particular, goal-oriented plan.As such the specific de-
tails of the parental leave legislation illustrate the typ-
ical Dutch problem-solving style of decision-making
(e.g.,Hemerijck and Visser 1999).This particular style
and the heavy reliance on party-political compromis-
es may not always translate into extremely transpar-
ent regulations.This is also illustrated by the parental
leave case in the sense that the entitlement to leave
and the entitlement to income support is organised by
different legislation. As stated before, this is not a
very carefully considered design and it is quite per-
ceivable that it will lower the use of parental leave
(Haan and Plantenga 2007).
Nevertheless, there are clear signs of a somewhat
broader perspective on the leave instrument. With
hindsight, the inclusion of payment within the life-
course scheme may be assessed as a slight detour that
has made financial support for leave takers from pub-
lic funds more acceptable. Within a European per-
spective,the extension of the period of parental leave
to 26 weeks (in full time equivalents) is certainly an
improvement. The level of payment remains rather
low, however, despite improvements, which raises
concern about affordability and related to this the
take-up of parental leave.
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... In the Netherlands, partnered fathers' engagement in childcare has been promoted to some extent, yet many policies still consider fathers as primary breadwinners and mothers as primary caregivers (Korpi et al., 2013). Since 2001 fathers are entitled to two days of paternity leave, 3 whereas mothers get sixteen weeks of maternity leave (Plantenga & Remery, 2009). Because paternity leave is limited and there is no heavily subsidized public childcare, a "one-and-a-half earner" model has become dominant (Visser, 2002)-with the majority of two-parent families with children composed of a full-time working father and a part-time working mother who takes most responsibility for childcare. ...
Full-text available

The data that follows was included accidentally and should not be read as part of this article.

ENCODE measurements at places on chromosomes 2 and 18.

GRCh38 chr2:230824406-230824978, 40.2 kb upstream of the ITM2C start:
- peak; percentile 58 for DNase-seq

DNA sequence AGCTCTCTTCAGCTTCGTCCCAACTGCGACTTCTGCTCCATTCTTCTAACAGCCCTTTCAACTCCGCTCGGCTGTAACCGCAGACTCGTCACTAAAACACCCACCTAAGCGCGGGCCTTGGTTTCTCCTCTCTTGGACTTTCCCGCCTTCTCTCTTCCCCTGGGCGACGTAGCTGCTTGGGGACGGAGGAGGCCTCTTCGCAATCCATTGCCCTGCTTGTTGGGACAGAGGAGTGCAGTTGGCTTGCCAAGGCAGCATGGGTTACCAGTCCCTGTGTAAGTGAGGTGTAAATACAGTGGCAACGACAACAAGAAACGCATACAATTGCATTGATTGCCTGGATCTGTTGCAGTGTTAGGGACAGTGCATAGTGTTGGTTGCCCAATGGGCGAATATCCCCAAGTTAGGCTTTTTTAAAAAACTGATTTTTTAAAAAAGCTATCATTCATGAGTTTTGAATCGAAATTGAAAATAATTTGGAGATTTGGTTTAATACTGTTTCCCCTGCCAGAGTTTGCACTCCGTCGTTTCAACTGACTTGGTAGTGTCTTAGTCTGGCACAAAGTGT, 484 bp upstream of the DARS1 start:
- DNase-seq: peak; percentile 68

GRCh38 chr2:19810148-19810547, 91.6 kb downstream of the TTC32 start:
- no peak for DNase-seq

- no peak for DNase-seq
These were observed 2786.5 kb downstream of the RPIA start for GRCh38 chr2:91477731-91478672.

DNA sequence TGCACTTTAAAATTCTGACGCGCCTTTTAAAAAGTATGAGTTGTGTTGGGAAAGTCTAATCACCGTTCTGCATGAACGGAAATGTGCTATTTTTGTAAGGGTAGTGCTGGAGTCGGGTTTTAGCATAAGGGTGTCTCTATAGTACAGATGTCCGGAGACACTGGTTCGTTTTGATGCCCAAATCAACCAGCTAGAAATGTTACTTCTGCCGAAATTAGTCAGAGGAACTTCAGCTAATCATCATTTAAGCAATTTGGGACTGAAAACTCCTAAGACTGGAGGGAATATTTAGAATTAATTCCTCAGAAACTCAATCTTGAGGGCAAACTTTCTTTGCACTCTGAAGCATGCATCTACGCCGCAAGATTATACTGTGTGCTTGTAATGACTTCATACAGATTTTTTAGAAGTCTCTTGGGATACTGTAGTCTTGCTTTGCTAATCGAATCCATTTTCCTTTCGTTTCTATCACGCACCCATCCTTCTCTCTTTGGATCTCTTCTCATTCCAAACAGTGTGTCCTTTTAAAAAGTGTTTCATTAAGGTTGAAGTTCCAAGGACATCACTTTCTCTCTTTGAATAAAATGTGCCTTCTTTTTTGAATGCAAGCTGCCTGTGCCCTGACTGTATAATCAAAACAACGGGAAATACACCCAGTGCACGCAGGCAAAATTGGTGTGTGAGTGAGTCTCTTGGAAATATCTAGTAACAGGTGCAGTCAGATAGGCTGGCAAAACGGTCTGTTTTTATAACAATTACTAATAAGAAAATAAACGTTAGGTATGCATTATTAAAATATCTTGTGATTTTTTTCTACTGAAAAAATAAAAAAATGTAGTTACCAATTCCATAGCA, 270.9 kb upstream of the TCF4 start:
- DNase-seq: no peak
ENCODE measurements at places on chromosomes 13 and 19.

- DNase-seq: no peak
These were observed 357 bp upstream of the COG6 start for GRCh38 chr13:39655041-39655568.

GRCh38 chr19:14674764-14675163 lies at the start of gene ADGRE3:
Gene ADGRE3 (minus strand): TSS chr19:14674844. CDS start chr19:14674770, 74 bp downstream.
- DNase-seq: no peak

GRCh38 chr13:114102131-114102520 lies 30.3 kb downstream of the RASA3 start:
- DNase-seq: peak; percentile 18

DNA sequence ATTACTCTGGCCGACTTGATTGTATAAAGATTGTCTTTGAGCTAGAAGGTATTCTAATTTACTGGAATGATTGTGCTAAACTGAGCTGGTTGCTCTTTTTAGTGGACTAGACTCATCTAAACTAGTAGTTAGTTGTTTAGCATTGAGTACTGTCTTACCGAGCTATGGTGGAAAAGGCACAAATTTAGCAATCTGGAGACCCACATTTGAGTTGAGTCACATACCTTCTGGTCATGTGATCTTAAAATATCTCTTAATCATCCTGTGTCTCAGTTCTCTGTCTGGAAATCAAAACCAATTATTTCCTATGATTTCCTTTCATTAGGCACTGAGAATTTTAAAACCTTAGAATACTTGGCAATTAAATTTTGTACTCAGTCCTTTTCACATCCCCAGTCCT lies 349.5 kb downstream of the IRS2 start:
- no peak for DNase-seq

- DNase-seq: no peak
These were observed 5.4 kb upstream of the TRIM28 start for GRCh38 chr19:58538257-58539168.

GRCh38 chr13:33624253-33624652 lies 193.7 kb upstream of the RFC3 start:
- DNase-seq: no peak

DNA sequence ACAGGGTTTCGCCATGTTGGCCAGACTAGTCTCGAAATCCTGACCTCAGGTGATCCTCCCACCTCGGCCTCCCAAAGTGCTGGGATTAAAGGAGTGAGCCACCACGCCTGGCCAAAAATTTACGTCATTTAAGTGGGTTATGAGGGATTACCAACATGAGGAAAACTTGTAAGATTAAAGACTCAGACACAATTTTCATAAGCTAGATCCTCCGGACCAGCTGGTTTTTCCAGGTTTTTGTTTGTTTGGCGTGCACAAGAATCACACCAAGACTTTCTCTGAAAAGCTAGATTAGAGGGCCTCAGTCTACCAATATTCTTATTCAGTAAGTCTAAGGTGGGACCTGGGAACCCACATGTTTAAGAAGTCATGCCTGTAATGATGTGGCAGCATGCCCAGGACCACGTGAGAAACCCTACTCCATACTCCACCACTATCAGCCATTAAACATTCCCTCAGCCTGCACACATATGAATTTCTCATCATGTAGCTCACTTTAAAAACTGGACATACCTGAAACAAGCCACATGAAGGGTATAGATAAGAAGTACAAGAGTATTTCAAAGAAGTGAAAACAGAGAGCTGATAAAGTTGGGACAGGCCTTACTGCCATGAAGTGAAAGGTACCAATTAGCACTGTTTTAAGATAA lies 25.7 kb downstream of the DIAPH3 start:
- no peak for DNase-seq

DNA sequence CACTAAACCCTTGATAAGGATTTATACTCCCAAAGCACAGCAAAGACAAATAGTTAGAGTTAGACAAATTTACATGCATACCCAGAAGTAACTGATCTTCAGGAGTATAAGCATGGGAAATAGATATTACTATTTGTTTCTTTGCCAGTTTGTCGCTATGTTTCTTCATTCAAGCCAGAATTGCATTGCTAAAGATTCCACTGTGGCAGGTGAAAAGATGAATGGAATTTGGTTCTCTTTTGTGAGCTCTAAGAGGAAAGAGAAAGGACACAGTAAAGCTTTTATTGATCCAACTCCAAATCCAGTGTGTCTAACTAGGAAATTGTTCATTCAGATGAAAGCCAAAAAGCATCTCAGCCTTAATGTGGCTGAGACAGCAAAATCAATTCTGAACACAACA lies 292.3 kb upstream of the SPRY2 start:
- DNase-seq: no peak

Separated fathers are generally assumed to be less involved with their children than partnered fathers. Yet, extant research on separated fathers has mainly focused on nonresident fathers without taking into consideration the existing diversity in post-separation residence arrangements. In fact, separated resident and shared residence fathers may possibly be more involved than partnered fathers, because the former likely bear primary childcare responsibilities, while the latter often act as secondary caregivers. This study extends previous research by investigating father involvement via regular care and leisure activities across a full range of separated fathers, and how it compares to that of partnered fathers, as well as whether patterns differ by father's education. Data from the New Families in the Netherlands survey (N = 1592) reveal that as compared to partnered fathers, shared residence fathers and especially resident fathers are more actively involved in the regular care of their child, whereas nonresident fathers are less involved. Results are similar for leisure, except that partnered fathers are similarly involved as shared residence fathers in this activity. Education also matters: involvement of fathers across different post-separation residence arrangements is more similar to that of partnered fathers when being highly educated. These findings suggest that including resident and shared residence fathers in the picture offers a more optimistic view of fathers' post-separation parenting role, because these separated fathers are actually more actively involved in childrearing than partnered fathers. Supplementary information: The online version contains supplementary material available at 10.1007/s10680-021-09593-1.